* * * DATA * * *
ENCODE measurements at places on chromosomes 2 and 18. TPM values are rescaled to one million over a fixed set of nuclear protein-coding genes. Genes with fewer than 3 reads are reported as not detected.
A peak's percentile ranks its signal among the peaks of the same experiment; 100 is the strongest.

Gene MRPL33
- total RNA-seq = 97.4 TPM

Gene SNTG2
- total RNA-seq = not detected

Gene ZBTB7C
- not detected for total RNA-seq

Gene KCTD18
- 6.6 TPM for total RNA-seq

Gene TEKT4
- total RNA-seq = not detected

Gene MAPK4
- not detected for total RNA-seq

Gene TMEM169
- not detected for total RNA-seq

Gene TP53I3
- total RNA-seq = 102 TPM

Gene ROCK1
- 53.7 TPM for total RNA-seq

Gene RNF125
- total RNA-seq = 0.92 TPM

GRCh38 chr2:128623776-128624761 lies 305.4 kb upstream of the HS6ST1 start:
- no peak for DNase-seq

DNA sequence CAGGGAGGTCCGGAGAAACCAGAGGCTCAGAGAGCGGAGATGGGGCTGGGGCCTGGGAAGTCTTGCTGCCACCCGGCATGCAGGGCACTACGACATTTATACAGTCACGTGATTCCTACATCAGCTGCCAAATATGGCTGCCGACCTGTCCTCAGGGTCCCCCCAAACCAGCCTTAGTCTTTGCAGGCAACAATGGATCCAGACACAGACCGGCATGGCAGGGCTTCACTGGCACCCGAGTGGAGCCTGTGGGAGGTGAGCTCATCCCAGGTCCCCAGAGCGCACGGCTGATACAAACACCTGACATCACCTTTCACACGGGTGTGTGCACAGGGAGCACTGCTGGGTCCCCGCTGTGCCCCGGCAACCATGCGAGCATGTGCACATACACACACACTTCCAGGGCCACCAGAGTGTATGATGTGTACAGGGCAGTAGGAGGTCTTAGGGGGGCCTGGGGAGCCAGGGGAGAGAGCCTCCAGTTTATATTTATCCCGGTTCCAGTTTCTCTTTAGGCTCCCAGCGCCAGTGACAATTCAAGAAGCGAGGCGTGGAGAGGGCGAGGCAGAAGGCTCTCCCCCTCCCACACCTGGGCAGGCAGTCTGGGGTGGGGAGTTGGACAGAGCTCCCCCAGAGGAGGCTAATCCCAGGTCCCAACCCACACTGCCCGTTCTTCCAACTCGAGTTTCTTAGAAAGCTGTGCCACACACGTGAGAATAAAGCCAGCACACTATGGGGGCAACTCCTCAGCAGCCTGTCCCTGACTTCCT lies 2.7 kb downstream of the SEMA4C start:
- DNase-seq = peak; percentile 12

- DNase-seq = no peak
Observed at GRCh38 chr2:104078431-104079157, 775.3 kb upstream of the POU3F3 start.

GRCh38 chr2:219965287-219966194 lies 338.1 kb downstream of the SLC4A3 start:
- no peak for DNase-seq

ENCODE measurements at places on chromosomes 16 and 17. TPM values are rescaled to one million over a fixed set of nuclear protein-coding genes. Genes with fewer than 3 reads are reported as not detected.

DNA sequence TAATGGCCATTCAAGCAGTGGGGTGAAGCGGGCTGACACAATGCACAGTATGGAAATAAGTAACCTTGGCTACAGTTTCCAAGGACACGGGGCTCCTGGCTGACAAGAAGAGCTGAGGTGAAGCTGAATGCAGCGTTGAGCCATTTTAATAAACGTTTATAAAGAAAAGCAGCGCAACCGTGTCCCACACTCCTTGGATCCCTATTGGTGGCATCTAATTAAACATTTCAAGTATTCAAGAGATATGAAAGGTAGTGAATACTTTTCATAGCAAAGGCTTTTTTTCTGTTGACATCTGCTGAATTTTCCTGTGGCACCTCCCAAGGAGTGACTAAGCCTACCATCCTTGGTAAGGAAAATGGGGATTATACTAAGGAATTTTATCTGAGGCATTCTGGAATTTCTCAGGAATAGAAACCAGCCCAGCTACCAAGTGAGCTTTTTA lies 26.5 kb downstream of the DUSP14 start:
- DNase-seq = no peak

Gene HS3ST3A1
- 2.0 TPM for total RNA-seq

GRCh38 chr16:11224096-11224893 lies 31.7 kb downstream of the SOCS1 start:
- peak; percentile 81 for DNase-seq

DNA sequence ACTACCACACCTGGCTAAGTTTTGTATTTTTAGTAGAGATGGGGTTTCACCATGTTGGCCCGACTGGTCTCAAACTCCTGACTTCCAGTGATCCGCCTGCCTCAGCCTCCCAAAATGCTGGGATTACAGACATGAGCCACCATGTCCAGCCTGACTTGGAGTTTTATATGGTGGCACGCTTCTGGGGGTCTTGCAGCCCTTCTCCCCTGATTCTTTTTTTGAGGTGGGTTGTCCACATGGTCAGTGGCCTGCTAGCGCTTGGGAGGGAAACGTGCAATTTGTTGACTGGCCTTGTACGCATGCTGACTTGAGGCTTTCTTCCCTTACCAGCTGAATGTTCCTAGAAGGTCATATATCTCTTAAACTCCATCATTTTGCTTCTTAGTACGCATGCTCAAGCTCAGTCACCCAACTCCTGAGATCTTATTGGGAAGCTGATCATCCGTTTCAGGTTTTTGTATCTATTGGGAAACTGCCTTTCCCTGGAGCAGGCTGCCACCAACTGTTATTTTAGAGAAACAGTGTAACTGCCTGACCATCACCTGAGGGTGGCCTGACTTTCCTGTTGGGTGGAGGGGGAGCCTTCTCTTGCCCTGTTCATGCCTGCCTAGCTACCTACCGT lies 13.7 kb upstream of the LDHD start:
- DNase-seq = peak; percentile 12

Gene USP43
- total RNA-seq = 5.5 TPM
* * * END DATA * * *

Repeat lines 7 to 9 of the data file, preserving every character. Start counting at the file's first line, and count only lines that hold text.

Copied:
Gene ZBTB7C
- not detected for total RNA-seq

Gene KCTD18